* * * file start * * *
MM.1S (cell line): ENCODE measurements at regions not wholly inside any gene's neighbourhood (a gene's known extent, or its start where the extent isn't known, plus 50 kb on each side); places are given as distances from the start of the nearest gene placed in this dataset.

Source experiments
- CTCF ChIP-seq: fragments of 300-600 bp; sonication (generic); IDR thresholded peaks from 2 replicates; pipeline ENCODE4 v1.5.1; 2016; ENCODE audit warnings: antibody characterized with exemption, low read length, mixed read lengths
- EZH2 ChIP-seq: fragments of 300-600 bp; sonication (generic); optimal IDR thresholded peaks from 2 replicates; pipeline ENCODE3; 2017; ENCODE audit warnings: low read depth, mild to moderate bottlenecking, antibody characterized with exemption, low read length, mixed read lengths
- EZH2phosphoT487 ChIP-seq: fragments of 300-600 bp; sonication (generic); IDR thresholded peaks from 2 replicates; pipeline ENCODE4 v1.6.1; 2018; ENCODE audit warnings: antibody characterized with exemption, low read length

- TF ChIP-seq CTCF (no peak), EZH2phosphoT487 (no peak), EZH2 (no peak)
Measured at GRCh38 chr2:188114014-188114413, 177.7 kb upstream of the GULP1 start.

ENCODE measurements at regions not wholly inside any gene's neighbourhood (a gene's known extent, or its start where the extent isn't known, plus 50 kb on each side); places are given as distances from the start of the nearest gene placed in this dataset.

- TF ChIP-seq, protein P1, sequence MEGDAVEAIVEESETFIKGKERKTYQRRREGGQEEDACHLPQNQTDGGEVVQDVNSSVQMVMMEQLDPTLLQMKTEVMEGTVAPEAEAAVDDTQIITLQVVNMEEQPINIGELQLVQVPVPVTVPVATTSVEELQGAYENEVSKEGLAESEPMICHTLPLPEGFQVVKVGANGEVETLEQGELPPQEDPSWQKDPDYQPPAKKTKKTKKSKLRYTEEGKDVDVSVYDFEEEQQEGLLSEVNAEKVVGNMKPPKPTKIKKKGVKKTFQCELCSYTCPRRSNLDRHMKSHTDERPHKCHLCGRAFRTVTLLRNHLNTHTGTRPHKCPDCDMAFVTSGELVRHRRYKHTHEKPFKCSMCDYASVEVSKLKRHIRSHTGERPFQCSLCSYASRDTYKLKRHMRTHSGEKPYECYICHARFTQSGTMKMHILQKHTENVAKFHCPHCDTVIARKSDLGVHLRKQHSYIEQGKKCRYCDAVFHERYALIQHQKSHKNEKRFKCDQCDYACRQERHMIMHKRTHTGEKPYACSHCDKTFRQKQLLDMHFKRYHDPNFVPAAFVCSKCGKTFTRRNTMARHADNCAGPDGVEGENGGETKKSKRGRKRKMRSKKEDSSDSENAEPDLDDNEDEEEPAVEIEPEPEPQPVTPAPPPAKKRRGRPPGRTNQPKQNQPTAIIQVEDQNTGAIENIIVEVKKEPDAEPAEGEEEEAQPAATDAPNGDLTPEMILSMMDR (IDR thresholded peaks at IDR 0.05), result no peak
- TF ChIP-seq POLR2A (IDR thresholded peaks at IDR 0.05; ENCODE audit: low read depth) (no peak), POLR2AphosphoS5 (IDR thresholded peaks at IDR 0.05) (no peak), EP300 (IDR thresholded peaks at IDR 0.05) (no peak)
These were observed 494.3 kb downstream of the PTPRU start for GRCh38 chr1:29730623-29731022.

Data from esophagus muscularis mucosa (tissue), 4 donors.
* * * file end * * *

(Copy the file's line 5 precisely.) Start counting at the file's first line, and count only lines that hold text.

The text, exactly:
- EZH2phosphoT487 ChIP-seq: fragments of 300-600 bp; sonication (generic); IDR thresholded peaks from 2 replicates; pipeline ENCODE4 v1.6.1; 2018; ENCODE audit warnings: antibody characterized with exemption, low read length